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More About This Textbook
Overview
Product Details
Meet the Author
Larry Goldstein has received several distinguished teaching awards, given more than fifty Conference and Colloquium talks & addresses, and written more than fifty books in math and computer programming. He received his PhD at Princeton and his BA and MA at the University of Pennsylvania. He also teaches part time at Drexel University.
David Schneider, who is known widely for his tutorial software, holds a BA degree from Oberlin College and a PhD from MIT. He is currently an associate professor of mathematics at the University of Maryland. He has authored eight widely used math texts, fourteen highly acclaimed computer books, and three widely used mathematics software packages. He has also produced instructional videotapes at both the University of Maryland and the BBC.
Martha Siegel holds a BA from Russell Sage College, attended Rensselear Polytechnic Institute as a special student, and received his PhD at the University of Rochester. From 1966 until 1971 she taught at Goucher University in Baltimore. Since 1971 she has been a professor at Towson State University, also in Maryland. Professor Siegel has been on the writing team of this book since the fifth edition and is also the coauthor of a precalculus reform book.
Read an Excerpt
Preface
We have been very pleased with the enthusiastic response to the first seven editions of Brief Calculus and Its Applications by teachers and students alike. The present work incorporates many of the suggestions they have put forward.
Although there are many changes, we have preserved the approach and the flavor. Our goals remain the same: to begin the calculus as soon as possible; to present calculus in an intuitive yet intellectually satisfying way; and to illustrate the many applications of calculus to the biological, social, and management sciences.
The distinctive order of topics has proven over the years to be successful—easier for students to learn, and more interesting because students see significant applications early. For instance, the derivative is explained geometrically before the analytic material on limits is presented. This approach gives the students an understanding of the derivative at least as strong as that obtained from the traditional approach. To reach the applications in Chapter 2 quickly, we present only the differentiation rules and the curve sketching needed for those applications. Advanced topics come later when they are needed. Other aspects of this studentoriented approach follow below.
Applications
We provide realistic applications that illustrate the uses of calculus in other disciplines. See the Index of Applications on the inside cover. Wherever possible, we have attempted to use applications to motivate the mathematics.
Examples
The text includes many more worked examples than is customary. Furthermore, we have included computational details toenhance readability by students whose basic skills are weak.
Exercises
The exercises comprise about onequarter of the textthe most important part of the text in our opinion. The exercises at the ends of the sections are usually arranged in the order in which the text proceeds, so that the homework assignments may easily be made after only part of a section is discussed. Interesting applications and more challenging problems tend to be located near the ends of the exercise sets. Supplementary exercises at the end of each chapter expand the other exercise sets and include problems that require skills from earlier chapters.
Practice Problems
The practice problems have proven to be a popular and useful feature. Practice Problems are carefully selected questions located at the end of each section, just before the exercise set. Complete solutions are given following the exercise set. The practice problems often focus on points that are potentially confusing or are likely to be overlooked. We recommend that the reader seriously attempt the practice problems and study their solutions before moving on to the exercises. In effect, the practice problems constitute a builtin workbook.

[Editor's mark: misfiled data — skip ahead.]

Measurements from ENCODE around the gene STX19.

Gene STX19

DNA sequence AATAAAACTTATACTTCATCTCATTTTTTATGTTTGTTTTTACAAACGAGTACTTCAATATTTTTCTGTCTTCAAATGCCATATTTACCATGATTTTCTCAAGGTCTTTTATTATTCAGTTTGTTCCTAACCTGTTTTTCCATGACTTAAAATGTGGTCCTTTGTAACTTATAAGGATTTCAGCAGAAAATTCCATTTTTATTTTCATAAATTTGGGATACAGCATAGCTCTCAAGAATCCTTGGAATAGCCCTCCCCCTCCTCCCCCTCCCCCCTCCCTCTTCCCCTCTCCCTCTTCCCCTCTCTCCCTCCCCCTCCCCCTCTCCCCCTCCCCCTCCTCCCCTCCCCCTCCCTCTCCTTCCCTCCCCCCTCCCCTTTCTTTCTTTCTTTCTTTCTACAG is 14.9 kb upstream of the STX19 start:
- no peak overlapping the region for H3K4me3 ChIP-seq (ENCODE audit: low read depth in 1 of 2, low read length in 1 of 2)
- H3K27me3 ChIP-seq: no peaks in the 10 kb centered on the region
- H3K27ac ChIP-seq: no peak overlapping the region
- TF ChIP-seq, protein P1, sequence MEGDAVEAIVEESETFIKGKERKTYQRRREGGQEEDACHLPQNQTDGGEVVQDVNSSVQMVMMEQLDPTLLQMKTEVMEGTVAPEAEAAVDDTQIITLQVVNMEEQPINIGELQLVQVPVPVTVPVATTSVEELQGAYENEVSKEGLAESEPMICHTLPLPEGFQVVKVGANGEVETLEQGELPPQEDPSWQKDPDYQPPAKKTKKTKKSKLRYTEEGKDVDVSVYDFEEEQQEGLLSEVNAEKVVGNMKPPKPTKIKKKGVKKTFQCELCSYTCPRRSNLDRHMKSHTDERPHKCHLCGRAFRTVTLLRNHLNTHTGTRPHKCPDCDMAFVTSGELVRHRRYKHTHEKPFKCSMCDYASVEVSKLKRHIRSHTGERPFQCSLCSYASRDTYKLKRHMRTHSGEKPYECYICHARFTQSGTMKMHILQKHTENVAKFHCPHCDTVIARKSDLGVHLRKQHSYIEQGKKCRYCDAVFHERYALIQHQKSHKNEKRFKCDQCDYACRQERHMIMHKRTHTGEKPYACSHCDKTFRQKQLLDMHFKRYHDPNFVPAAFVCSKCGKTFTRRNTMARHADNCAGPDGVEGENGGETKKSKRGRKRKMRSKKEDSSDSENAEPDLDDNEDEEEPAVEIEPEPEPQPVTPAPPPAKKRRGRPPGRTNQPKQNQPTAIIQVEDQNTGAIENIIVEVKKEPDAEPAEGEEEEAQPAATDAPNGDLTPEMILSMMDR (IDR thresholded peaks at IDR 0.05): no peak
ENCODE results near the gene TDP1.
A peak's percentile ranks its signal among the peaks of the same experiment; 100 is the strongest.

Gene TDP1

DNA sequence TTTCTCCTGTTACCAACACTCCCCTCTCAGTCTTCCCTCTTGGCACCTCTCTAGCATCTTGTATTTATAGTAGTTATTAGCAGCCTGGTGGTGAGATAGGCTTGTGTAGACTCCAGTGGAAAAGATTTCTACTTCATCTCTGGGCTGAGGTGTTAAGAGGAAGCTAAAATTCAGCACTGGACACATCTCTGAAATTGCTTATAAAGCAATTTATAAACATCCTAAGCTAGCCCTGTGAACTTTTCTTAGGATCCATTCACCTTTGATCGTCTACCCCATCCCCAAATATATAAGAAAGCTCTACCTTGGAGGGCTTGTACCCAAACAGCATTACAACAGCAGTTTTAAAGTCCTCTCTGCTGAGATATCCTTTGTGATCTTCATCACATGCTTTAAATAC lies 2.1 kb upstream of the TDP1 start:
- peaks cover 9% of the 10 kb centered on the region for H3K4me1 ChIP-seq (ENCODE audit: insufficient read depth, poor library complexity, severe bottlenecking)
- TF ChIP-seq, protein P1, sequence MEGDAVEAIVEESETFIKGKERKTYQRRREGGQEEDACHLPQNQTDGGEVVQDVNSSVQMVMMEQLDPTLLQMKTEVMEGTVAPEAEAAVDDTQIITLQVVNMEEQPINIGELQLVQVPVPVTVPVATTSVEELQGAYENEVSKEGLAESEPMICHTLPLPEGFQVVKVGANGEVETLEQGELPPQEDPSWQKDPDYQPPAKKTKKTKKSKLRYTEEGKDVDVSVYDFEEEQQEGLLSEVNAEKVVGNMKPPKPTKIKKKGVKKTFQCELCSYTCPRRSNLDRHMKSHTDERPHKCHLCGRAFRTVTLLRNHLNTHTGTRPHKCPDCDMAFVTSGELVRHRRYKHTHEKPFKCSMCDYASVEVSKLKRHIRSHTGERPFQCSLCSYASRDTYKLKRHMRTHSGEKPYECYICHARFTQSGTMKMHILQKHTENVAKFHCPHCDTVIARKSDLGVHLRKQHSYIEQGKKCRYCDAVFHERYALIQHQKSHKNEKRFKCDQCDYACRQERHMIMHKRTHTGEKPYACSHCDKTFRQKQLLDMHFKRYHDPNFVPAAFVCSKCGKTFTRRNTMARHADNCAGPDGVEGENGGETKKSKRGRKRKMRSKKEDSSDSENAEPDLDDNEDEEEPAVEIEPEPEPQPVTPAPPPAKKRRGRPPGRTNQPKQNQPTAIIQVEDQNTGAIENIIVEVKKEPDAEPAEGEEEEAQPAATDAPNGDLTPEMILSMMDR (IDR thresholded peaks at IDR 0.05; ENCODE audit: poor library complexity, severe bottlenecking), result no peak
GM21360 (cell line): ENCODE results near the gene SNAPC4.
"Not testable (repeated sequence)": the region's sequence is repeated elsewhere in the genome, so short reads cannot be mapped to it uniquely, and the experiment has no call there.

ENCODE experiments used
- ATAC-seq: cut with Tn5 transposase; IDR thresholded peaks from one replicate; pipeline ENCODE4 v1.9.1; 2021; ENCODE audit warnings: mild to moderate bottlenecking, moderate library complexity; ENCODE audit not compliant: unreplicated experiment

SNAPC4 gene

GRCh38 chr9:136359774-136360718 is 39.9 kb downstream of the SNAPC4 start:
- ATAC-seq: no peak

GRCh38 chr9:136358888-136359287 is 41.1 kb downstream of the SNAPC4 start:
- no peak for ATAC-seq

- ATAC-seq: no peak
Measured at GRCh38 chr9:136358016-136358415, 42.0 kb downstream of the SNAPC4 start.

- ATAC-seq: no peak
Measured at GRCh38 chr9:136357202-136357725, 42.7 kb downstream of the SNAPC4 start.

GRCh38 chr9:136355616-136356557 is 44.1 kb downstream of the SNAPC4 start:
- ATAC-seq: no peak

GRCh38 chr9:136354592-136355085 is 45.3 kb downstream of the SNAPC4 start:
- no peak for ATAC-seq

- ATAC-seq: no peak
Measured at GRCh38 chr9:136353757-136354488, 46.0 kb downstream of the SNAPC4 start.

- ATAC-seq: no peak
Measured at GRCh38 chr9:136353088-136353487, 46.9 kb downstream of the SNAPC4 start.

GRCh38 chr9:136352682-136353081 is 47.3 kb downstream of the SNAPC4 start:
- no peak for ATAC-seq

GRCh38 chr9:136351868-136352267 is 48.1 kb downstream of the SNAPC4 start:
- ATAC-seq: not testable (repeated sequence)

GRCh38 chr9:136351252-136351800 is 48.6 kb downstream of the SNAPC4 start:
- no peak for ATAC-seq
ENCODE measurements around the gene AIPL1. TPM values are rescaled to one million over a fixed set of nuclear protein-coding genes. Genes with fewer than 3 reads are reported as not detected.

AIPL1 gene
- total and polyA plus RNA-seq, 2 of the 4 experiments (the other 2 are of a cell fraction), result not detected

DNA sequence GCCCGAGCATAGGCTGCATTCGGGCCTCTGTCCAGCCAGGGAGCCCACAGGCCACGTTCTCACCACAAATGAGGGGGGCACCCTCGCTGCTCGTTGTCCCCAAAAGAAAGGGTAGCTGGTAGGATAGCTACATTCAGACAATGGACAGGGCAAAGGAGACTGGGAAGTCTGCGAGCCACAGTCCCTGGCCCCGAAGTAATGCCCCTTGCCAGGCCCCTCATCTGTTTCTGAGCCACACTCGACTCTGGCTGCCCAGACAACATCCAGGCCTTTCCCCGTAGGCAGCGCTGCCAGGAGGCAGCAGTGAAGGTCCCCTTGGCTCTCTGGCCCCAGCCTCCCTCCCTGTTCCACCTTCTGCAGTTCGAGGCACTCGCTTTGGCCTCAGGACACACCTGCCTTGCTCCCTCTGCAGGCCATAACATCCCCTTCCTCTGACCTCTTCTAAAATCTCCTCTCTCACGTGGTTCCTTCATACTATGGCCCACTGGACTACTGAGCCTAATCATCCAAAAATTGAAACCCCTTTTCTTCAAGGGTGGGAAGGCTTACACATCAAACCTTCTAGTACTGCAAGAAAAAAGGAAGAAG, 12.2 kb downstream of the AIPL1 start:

Minimal Prerequisites
In Chapter 0, we review those concepts that the reader needs to study calculus. Some important topics, such as the laws of exponents, are reviewed again when they are used in a later chapter. Section 0.6 prepares students for applied problems that appear throughout the text. A reader familiar with the content of Chapter 0 should begin with Chapter 1 and use Chapter 0 as a reference, whenever needed.
New in this Edition
Among the many changes in this edition, the following are the most significant:
This edition contains more material than can be covered in most onesemester courses. Optional sections are starred in the table of contents. In addition, the level of theoretical material may be adjusted to the needs of the students. For instance, only the first two pages of Section 1.4 are required in order to introduce the limit notation.
A Study Guide for students containing detailed explanations and solutions for every sixth exercise is available. The Study Guide also includes helpful hints and strategies for studying that will help students improve their performance in the course. In addition, the Study Guide contains a copy of Visual Calculus, the popular, easytouse software for IBM compatible computers. Visual Calculus contains over 20 routines that provide additional insights into the topics discussed in the text. Also, instructors find the software valuable for constructing graphs for exams.
An Instructor's Solutions Manual contains worked solutions to every exercise.
TestGen EQ provides nearly 1000 suggested test questions, keyed to chapter and section. TestGen EQ is a textspecific testing program networkable for administering tests and capturing grades online. Edit and add your own questions, or use the new "Function Plotter" to create a nearly unlimited number of tests and drill worksheets.
Designed to complement and expand upon the text, the text Web site offers a variety of interactive teaching and learning tools. Since many of the text projects use reallife data, we made the data easier to use by making it available in Excel spreadsheets on the Web site. The Web site also includes links to related Web sites, quizzes, Syllabus Builder, and more. For more information, visit www.prenhall.com/goldstein or contact your local Prentice Hall representative.
Table of Contents
Preface
Introduction
0. Functions
0.1 Functions and Their Graphs
0.2 Some Important Functions
0.3 The Algebra of Functions
0.4 Zeros of Functions  The Quadratic Formula and Factoring
0.5 Exponents and Power Functions
0.6 Functions and Graphs in Applications
1. The Derivative
1.1 The Slope of a Straight Line
1.2 The Slope of a Curve at a Point
1.3 The Derivative
1.4 Limits and the Derivative
1.5 Differentiability and Continuity
1.6 Some Rules for Differentiation
1.7 More About Derivatives
1.8 The Derivative as a Rate of Change